About USC Gould
USC Gould is a top-ranked law school with a 115-year history and reputation for academic excellence. We are located on the beautiful 228-acre USC University Park Campus, just south of downtown Los Angeles.
Learn about our interdisciplinary curriculum, experiential learning opportunities and specialized areas.
Participate in an unparalleled learning experience with diversity of people and thought. Get involved in the law school community and participate in activities that enhance your studies.
We work closely with students, graduates and employers to support successful career goals and outcomes. Our overall placement rate is consistently strong, with 94 percent of our JD class employed within 10 months after graduation.
Our faculty is distinguished for its scholarship, as well as for its commitment to teaching. Our 12:1 student-to-faculty ratio creates an intimate and collegial learning environment.
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Alumni and Giving
The global Trojan network of more than 10,000 law alumni and donors include recognized leaders in numerous fields who are deeply committed to supporting student and law school success.
Rakel P Larson
- FACULTY DIRECTORY
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- EXPERTS DIRECTORY
- FACULTY IN THE NEWS
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- + CENTERS AND INITIATIVES
- CENTER FOR LAW AND PHILOSOPHY (CLP)
- CENTER FOR LAW AND SOCIAL SCIENCE (CLASS)
- CENTER FOR LAW, HISTORY AND CULTURE (CLHC)
- CENTER FOR TRANSNATIONAL LAW AND BUSINESS (CTLB)
- INITIATIVE AND REFERENDUM INSTITUTE (IRI)
- PACIFIC CENTER FOR HEALTH POLICY AND ETHICS
- SAKS INSTITUTE FOR MENTAL HEALTH LAW, POLICY, AND ETHICS
- WORKSHOPS AND CONFERENCES
Visiting Assistant Professor of Law699 Exposition Blvd. Los Angeles, CA 90089-0074 USA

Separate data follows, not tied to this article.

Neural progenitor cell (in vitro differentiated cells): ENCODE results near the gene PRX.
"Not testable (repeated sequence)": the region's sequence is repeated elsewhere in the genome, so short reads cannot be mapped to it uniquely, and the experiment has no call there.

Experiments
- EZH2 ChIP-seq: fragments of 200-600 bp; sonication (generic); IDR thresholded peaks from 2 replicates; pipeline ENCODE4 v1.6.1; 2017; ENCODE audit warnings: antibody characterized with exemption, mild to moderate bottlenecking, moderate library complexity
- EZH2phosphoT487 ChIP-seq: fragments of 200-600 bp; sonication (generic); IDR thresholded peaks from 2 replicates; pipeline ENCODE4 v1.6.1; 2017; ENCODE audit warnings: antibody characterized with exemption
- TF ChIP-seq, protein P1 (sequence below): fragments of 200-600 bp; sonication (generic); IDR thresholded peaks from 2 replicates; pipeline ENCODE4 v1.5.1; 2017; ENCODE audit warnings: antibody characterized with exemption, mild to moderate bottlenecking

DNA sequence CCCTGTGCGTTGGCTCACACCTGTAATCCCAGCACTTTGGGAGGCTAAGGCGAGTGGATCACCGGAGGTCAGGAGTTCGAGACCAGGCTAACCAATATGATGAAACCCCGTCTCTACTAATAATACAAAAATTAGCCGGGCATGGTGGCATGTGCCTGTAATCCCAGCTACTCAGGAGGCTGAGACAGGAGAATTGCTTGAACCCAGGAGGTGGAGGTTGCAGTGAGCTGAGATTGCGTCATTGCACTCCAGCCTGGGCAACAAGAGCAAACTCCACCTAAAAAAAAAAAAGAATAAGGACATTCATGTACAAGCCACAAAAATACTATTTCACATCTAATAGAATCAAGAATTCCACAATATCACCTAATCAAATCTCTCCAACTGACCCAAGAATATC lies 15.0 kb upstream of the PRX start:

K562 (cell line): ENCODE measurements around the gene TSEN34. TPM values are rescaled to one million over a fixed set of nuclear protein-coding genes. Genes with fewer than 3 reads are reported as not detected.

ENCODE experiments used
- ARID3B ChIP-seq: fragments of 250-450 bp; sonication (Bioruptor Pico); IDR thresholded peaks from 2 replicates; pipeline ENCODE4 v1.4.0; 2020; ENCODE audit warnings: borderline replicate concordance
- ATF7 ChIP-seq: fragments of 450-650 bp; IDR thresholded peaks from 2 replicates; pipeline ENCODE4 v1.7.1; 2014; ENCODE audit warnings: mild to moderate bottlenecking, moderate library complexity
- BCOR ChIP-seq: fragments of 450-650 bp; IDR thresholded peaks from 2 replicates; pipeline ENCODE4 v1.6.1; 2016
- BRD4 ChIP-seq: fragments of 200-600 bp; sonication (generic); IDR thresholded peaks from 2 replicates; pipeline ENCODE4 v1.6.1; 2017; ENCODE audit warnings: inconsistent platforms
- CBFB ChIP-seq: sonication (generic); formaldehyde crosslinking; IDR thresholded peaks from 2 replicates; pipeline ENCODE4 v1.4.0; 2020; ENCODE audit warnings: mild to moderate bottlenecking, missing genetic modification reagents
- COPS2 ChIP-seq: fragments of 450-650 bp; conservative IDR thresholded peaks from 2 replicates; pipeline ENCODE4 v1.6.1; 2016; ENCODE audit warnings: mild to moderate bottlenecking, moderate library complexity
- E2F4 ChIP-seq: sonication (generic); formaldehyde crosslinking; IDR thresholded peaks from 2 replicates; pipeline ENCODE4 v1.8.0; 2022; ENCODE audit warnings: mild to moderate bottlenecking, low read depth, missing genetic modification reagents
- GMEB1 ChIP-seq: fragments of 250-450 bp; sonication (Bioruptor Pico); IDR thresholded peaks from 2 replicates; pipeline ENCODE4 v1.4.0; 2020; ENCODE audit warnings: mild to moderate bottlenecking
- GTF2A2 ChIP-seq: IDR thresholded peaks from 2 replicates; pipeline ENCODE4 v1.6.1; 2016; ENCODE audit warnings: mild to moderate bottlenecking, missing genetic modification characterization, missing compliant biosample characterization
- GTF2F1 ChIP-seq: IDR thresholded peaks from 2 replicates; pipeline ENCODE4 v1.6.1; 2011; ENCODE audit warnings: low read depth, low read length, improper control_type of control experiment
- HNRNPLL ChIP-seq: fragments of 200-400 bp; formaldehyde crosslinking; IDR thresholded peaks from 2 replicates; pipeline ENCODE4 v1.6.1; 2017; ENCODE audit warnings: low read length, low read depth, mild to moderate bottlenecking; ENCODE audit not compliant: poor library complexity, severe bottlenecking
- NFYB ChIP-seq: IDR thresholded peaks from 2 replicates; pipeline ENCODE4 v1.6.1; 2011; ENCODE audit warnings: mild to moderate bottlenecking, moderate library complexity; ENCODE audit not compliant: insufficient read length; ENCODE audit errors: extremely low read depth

Last Updated: July 5, 2018
Rakel Larson is a visiting assistant professor teaching Psychology and Law in the USC Gould School of Law. She received her MS in Child Development from the University of California, Davis and her PhD in Psychology from the University of California, Riverside. Her research examines factors that influence witness participation in the criminal justice process (e.g., perceptions of procedural justice), eyewitness memory, and forensic interview techniques for eliciting reliable and high quality memory reports from both children and adults. The work addresses issues affecting historically underrepresented groups, such as ethnic minorities, individuals with histories of trauma (e.g., child maltreatment), and those from economically disadvantaged environments. The research has implications for theory, public policy, and practice with victims and witnesses of crime.
FACULTY IN THE NEWS
Nomi Stolzenberg was quoted in an article about whether or not religious judges can keep their faith separate from their rulings. Stolzenberg said, “[Amy Barrett] is being selected to fulfill a half century campaign to take back the courts, to return religion to the public square, to dismantle a style of secularist constitutional interpretation that religious conservatives find objectionable."
"Lessons from Luckin Coffee: The Underappreciated Risks of Variable Interest Entities," Columbia Law School Blue Sky Blog, July 28, 2020.
"Big is not necessarily bad," The Hill, July 30, 2020.
“The Death of the Income Tax (or, The Rise of America's Universal Wage Tax),” Indiana Law Journal 95 (2020): 1233.